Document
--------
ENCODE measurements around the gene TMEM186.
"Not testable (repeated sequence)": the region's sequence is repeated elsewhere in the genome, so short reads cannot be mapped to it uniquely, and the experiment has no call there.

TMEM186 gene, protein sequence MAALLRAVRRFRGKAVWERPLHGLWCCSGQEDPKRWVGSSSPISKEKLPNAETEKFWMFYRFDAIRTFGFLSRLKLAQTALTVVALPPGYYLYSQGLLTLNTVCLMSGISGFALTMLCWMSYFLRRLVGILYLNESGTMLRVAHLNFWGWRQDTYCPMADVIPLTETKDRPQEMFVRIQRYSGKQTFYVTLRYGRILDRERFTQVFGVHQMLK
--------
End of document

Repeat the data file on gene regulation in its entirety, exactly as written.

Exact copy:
ENCODE measurements around the gene TMEM186.
"Not testable (repeated sequence)": the region's sequence is repeated elsewhere in the genome, so short reads cannot be mapped to it uniquely, and the experiment has no call there.

TMEM186 gene, protein sequence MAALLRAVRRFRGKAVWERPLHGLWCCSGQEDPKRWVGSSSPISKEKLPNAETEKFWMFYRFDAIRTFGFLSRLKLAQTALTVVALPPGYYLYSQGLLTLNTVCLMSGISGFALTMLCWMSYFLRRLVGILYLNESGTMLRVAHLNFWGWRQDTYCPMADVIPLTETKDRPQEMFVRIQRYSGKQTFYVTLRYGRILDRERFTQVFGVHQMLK